Khadidja Adoum is 24, her face and silhouette witness the hardship she is facing. Poor rainfalls, bad harvest and a chronic food insecurity are the daily realities of the communities of her village, Loumba Arameda in the Kanem Region. Married when she was fifteen, she is hardly raising her four children: “We have no source of income and we don’t own any cattle or land.My husband only has an old cart, he is carrying bricks or any other goods when trucks are passing by the market and makes little money.After the rainy season, we farm along the wadis (Arabic term for a valley of a stream usually dry except during the rainy season) but last year we harvest only one hundred kilo of millet covering only three months of our needs. At the moment, we cannot afford to buy much in the market, cereals are too expensive” she said.

A recent survey conducted by WFP highlighted alarming food insecurity in Kanem, Lake and Barh El Gazal Regions. The number of food insecure people have increased from 339,000 to 552,000 in six months. With the border closed and insecurity in Nigeria, markets for cattle and agriculture products are shut down. The survey has also shown increased prices and high levels of household debt due to poor rainfalls and bad harvest in 2014.

My child eats only once a day. It is not enough.” Khadidja Adoum lives in the Kanem Region and her daughter was admitted in Mondo health center for the fourth time this year because of malnutrition. UNICEF/Chad/2015/Bahaji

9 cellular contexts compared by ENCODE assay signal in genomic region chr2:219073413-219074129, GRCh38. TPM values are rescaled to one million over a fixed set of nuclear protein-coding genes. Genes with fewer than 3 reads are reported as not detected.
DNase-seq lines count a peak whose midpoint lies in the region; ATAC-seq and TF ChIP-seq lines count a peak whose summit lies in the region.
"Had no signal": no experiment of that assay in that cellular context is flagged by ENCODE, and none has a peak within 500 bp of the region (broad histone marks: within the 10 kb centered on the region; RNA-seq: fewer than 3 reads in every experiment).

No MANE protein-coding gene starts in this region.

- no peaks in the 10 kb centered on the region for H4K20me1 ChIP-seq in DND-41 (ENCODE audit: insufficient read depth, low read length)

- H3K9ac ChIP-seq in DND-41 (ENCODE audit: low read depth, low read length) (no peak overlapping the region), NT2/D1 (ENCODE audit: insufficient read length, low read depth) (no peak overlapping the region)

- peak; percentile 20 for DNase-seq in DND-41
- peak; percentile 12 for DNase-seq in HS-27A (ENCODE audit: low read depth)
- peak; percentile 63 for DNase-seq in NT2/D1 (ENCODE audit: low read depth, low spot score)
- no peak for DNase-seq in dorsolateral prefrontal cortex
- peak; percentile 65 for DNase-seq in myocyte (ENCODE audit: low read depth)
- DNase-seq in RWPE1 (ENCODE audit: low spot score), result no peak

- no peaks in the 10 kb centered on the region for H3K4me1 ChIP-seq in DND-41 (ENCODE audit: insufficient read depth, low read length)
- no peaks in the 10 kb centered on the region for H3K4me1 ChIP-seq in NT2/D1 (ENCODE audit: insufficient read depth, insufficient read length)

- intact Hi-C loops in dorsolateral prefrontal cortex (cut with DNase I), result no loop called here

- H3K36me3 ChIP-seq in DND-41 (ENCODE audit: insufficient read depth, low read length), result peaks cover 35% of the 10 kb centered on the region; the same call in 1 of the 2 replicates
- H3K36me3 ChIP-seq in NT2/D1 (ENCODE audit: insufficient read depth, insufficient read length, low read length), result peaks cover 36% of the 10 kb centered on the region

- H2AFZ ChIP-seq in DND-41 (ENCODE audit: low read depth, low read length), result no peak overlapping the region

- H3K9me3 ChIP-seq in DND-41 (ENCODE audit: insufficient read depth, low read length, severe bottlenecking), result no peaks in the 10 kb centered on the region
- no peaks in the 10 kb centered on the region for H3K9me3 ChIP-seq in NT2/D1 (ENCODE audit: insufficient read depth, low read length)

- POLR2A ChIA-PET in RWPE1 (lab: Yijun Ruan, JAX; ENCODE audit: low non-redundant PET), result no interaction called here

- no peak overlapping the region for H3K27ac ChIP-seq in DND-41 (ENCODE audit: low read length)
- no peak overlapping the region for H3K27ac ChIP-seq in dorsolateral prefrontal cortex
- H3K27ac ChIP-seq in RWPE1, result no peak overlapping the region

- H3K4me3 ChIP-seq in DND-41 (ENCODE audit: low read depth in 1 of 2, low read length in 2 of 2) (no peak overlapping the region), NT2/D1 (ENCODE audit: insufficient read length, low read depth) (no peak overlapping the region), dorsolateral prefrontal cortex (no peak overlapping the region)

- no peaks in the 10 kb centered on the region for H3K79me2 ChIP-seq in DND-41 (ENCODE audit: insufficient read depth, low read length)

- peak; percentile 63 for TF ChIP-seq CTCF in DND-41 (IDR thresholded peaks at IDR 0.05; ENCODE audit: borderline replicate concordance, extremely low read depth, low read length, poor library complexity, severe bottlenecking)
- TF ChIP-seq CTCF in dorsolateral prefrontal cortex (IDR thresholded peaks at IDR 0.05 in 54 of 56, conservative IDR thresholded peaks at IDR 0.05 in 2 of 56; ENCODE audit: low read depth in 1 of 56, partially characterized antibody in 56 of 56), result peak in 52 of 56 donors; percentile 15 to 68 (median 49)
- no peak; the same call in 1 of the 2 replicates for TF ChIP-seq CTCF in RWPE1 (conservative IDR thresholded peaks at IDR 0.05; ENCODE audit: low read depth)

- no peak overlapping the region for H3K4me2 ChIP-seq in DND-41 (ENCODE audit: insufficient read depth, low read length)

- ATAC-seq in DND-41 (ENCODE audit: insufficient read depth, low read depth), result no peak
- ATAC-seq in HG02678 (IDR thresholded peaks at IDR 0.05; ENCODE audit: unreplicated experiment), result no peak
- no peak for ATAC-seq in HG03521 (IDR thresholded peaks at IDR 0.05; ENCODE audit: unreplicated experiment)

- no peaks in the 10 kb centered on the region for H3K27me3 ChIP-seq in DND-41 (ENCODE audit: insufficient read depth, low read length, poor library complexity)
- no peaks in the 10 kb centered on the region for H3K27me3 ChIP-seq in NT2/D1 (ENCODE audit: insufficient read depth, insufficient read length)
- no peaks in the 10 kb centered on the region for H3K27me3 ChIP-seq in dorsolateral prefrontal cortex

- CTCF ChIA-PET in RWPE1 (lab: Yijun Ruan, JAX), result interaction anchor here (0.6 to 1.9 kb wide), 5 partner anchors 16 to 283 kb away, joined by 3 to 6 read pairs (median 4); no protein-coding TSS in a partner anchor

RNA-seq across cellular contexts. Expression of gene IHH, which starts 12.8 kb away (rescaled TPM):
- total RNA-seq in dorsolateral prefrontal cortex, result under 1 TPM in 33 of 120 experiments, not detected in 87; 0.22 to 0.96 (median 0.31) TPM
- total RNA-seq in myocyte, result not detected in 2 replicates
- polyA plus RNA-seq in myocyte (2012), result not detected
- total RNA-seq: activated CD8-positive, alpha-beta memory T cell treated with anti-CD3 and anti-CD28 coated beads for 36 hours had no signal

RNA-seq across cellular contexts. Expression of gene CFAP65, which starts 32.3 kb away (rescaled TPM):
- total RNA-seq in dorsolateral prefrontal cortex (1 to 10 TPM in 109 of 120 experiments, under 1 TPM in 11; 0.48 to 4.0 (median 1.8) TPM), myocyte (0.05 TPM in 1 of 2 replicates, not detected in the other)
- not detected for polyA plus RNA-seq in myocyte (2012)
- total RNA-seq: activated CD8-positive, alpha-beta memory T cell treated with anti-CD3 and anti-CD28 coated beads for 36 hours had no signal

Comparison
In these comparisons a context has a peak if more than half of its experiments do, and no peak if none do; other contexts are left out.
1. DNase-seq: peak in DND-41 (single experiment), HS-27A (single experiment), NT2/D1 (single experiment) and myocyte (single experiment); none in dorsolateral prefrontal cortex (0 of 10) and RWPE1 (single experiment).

« My child eats only once a day. It is not enough” Khadidja Adoum lives in the Kanem Region and her daughter was admitted in Mondo health center for the fourth time this year because of malnutrition. UNICEF/Chad/2015/Bahaji

Two of Khadidja’s children were admitted to the in-patient facility of the Mondo health center for the fourth time this year. They suffer from severe acute malnutrition with medical complications. “I am trying to feed them once a day, but it is not enough. A few years ago, I lost two children, one has died in my arms on the way to the health center. I have to walk two hours to come here, when I arrived, it was too late“ she said, bitter.

90% of the 2015 annual prevision for malnutrition admissions in the Kanem region has already been reached in the first quarter of the year putting a serious strain on the capacity of the health centres to adequately respond. Dr Sylvestre Bebang, the District Medical Officer is worried about the situation in his district: “We conducted an assessment in November 2014 and estimated that monthly two hundred and twenty nine children would need treatment for malnutrition in my district. Yet, in April 2015, we screened more than one thousand children. Unfortunately, we could only treat the most severely affected and mothers are desperate. If we don’t improve our response we can expect the worst for the lean season. »

Update: November 2015:

The European Commission — Humanitarian Aid and Civil Protection Department has allocated additional funding (1.5 million Euro) to UNICEF to strengthen the response to child under-nutrition in three regions of Western Chad. With this new funding UNICEF covers 184 health facilities and provide the treatment for almost 24,000 Severely Acutely Malnourished children

With ECHO’s support, UNICEF Chad targets to treat 150 000 children suffering from malnutrition in 2015. Thanks to this contribution, UNICEF will continue to improve the supply chain of Ready-to-Use Therapeutic Food, to provide essential drugs and to build up districts’ capacities in the treatment of malnutrition.